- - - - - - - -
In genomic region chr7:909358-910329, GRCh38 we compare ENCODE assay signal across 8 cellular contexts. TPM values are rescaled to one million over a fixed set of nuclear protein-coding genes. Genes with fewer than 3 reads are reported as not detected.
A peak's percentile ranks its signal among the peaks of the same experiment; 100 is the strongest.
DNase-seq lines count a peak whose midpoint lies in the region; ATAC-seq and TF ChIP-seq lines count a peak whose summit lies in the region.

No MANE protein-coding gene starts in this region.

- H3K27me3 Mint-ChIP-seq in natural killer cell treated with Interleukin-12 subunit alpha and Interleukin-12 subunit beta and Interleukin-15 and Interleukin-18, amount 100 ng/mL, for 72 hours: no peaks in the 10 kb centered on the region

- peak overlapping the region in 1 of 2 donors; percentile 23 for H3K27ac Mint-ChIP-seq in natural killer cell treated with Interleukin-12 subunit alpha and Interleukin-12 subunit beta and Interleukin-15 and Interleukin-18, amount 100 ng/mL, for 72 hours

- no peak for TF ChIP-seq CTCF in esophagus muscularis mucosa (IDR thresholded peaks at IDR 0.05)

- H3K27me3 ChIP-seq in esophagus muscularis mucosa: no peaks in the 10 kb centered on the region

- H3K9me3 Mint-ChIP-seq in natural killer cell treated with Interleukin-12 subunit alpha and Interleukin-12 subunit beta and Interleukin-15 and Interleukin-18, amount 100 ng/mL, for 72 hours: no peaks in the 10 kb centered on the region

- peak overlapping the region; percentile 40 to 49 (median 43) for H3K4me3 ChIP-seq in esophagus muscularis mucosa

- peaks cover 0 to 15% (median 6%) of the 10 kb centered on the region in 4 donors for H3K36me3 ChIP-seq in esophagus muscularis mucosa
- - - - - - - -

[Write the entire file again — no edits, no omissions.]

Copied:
In genomic region chr7:909358-910329, GRCh38 we compare ENCODE assay signal across 8 cellular contexts. TPM values are rescaled to one million over a fixed set of nuclear protein-coding genes. Genes with fewer than 3 reads are reported as not detected.
A peak's percentile ranks its signal among the peaks of the same experiment; 100 is the strongest.
DNase-seq lines count a peak whose midpoint lies in the region; ATAC-seq and TF ChIP-seq lines count a peak whose summit lies in the region.

No MANE protein-coding gene starts in this region.

- H3K27me3 Mint-ChIP-seq in natural killer cell treated with Interleukin-12 subunit alpha and Interleukin-12 subunit beta and Interleukin-15 and Interleukin-18, amount 100 ng/mL, for 72 hours: no peaks in the 10 kb centered on the region

- peak overlapping the region in 1 of 2 donors; percentile 23 for H3K27ac Mint-ChIP-seq in natural killer cell treated with Interleukin-12 subunit alpha and Interleukin-12 subunit beta and Interleukin-15 and Interleukin-18, amount 100 ng/mL, for 72 hours

- no peak for TF ChIP-seq CTCF in esophagus muscularis mucosa (IDR thresholded peaks at IDR 0.05)

- H3K27me3 ChIP-seq in esophagus muscularis mucosa: no peaks in the 10 kb centered on the region

- H3K9me3 Mint-ChIP-seq in natural killer cell treated with Interleukin-12 subunit alpha and Interleukin-12 subunit beta and Interleukin-15 and Interleukin-18, amount 100 ng/mL, for 72 hours: no peaks in the 10 kb centered on the region

- peak overlapping the region; percentile 40 to 49 (median 43) for H3K4me3 ChIP-seq in esophagus muscularis mucosa

- peaks cover 0 to 15% (median 6%) of the 10 kb centered on the region in 4 donors for H3K36me3 ChIP-seq in esophagus muscularis mucosa